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  3. I, too, am grateful for Mr. Glover's report on the budget of the Episcopal Church.

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  4. BTW, anyone know why you spend 10 Million on a parking lot? Archives can be housed in a lot of places, including ones that could use the income (US seminaries crashing down. This sounds like a plan with a story behind it. 10 Million and not even a building to go with it. AJM

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  5. Of course, AJM, there is the way that the Lord has financially blessed and rewarded the endeavors of the archdiocese of Sydney, which cast its bread on the waters to quite some effect. Perhaps, while you're on a roll, you'd enlighten us on that topic?

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  6. Rabbit--please take something for your indigestion. The question was a straightforward one, and maybe one Mr Glover will in time explain. I hope so. It isn't like TEC is in a position to be prodigal with its monies, (unless the archives are going to tell the story of how TEC came apart and dwindled to 400K ASA in five years). Here'd be a fine time to hand the archives over to a seminary, sell the parking lot, and pay down some of the loan. But, hey, I thought of that in the time it took to type this out, and no doubt bigger financial minds than mine could fine another 20 Mil somewhere as well. AJM

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  7. In short, your church doesn't stick gold stars on your card for nit-picking God's Elect ad nauseam, AJM. Question - and one asked out of genuine curiosity - how old are you? I think I have a pretty good idea - love to know if I'm right.

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  8. Old enough to know when one is being led down a bunny trail. Stay on topic, Rabbit. You're stalking again. Why is 10 Mil being spent for a parking lot? You and others tend to read serious questions and concerns as 'opposition' (see previous entry). Many of us see TEC being transformed into a tiny niche church, the destruction of a catholic expression of Christian faith world wide. We are not opposed to TEC -- we are opposed to TEC ceasing to be what it was, through things like Title IV and 10Mil parking lots and dubious claims of the Holy Spirit's work. AJM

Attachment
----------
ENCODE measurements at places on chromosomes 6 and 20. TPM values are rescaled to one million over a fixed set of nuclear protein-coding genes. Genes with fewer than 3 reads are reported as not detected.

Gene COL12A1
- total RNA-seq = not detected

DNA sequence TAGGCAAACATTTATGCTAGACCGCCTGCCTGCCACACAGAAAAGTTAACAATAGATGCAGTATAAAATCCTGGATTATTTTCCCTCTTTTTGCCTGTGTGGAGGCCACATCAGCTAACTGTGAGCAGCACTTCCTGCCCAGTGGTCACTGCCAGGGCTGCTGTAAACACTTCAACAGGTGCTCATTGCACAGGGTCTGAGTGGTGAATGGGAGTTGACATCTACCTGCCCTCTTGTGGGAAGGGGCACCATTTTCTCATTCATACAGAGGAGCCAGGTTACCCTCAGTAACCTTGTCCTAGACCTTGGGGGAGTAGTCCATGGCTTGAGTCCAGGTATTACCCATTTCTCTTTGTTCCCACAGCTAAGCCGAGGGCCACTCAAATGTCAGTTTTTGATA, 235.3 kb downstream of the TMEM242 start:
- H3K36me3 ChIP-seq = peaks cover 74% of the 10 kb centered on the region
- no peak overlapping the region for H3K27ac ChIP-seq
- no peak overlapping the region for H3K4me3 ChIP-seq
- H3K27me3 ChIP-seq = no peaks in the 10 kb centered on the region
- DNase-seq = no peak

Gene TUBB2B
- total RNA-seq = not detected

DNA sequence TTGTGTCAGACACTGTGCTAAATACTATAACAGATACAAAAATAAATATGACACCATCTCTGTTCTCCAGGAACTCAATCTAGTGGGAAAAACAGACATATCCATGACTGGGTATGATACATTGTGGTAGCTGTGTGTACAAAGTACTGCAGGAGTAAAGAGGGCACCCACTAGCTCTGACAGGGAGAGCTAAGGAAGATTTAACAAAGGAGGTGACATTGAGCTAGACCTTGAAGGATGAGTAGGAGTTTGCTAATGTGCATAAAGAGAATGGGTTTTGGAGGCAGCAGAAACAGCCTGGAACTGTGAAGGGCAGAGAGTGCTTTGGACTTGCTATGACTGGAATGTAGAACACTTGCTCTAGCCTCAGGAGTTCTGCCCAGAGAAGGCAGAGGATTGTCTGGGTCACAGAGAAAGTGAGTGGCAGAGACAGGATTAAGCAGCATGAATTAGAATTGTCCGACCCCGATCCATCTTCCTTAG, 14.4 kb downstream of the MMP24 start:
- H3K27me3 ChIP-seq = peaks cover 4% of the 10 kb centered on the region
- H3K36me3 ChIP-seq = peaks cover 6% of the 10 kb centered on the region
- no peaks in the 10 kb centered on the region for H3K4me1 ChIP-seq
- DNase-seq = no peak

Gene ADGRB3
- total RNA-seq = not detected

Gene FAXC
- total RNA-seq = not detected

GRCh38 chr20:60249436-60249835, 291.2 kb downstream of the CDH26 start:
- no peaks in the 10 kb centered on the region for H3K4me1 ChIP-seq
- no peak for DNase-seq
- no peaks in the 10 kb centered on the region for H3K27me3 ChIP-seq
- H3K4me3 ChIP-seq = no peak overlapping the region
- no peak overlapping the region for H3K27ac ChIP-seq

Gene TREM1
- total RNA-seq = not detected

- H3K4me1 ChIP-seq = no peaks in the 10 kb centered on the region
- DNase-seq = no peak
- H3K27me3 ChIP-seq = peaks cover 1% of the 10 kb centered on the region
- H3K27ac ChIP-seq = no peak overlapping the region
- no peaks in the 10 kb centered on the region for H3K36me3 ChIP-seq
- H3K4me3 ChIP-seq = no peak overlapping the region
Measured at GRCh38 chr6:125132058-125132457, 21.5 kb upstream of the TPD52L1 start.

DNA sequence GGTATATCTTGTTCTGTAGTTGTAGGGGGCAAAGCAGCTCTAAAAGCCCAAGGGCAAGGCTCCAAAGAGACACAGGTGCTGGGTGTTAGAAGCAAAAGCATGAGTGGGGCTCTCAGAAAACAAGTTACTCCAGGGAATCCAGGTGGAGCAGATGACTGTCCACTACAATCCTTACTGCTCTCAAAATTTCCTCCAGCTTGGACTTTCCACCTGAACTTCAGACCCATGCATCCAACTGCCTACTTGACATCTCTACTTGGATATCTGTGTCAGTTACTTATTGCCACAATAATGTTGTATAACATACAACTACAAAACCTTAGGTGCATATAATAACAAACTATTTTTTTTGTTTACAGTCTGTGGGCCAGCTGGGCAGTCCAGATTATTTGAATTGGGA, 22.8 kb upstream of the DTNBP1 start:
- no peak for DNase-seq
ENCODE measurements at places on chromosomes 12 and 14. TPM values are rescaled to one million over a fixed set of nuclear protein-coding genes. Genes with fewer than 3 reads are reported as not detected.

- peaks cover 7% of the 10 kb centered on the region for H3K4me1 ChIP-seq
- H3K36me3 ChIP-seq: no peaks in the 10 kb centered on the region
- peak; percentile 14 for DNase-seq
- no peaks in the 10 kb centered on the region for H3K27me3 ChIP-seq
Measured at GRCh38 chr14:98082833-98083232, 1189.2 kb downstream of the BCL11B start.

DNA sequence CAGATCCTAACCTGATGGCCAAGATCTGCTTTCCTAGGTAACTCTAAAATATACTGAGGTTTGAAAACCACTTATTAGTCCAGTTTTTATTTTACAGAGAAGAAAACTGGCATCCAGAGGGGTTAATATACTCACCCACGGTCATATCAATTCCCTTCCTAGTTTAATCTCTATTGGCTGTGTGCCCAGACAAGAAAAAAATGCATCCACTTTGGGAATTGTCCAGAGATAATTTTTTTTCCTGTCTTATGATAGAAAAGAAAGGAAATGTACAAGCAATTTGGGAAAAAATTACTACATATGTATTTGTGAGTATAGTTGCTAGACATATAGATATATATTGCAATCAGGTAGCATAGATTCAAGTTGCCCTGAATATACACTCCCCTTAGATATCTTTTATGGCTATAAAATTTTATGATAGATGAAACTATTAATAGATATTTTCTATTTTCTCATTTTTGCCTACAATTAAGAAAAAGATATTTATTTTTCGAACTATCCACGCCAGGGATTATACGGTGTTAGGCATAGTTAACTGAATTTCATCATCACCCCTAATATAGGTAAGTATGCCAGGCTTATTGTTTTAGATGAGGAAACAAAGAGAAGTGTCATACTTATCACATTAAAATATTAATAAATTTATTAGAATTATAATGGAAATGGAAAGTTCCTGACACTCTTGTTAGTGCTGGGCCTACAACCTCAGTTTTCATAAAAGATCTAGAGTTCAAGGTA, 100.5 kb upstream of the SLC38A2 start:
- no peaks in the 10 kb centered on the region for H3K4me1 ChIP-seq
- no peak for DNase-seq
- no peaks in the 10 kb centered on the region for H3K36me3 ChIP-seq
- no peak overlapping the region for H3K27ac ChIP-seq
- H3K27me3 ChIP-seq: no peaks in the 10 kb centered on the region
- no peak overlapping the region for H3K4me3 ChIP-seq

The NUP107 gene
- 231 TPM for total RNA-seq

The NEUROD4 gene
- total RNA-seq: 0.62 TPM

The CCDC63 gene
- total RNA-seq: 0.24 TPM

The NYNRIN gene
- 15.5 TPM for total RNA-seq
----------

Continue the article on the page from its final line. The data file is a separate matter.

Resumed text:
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  9. Usual con-evo crap - anyone who stands up to you is a "stalker".
    You, AJM, are the stalker here, endlessly harassing Fr Harris with your smug, mindless, "Four legs good,two legs bad" repetitions.

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  10. Well, goodbye topic, hello Rabbit ad hominem. AJM

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  12. Such a need to feel persecuted, AJM. Remind my aging mind, which of us first accused the other of stalking? Ad hominem? Not like I called you a Sanctimonious Pratt, is it?

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  13. Dear Rabbit--now you've stopped stalking and are projecting. I don't feel persecuted in the least. I just find your interest in my age and other irrelevancies a sign that you don't want to speak about the topic. Go wherever you want to go, but I'd prefer a discussion of the topic. Grace and peace--AJM.

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  14. I am confused about what is so hard to understand about the parking lot. It was explained that the Seminary of the Southwest, the Episcopal seminary in San Antonio, TX, where the Episcopal Church archives have been kept has asked TEC to find somewhere else for the archive. One potential location is a new archival facility built on the parking lot that TEC purchased. The parking lot was purchased with that future building in mind and instead of being a weed overgrown lot, it is actually a profit making enterprise paying for itself, as folks in TEC make the decisions about what ultimately to do with the archive.

    Obviously the seminary that has the collection is not so convinced it is a great thing to have.

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  15. Thank you, Daaved and my point is: use the 10 Mil to pay down the debt and hand the archives project over to someone who wants it, or use a storage facility. It's not like TEC is humming along financially. It is borrowing 60 Mil to fund its activities until it gets 'nimble.' AJM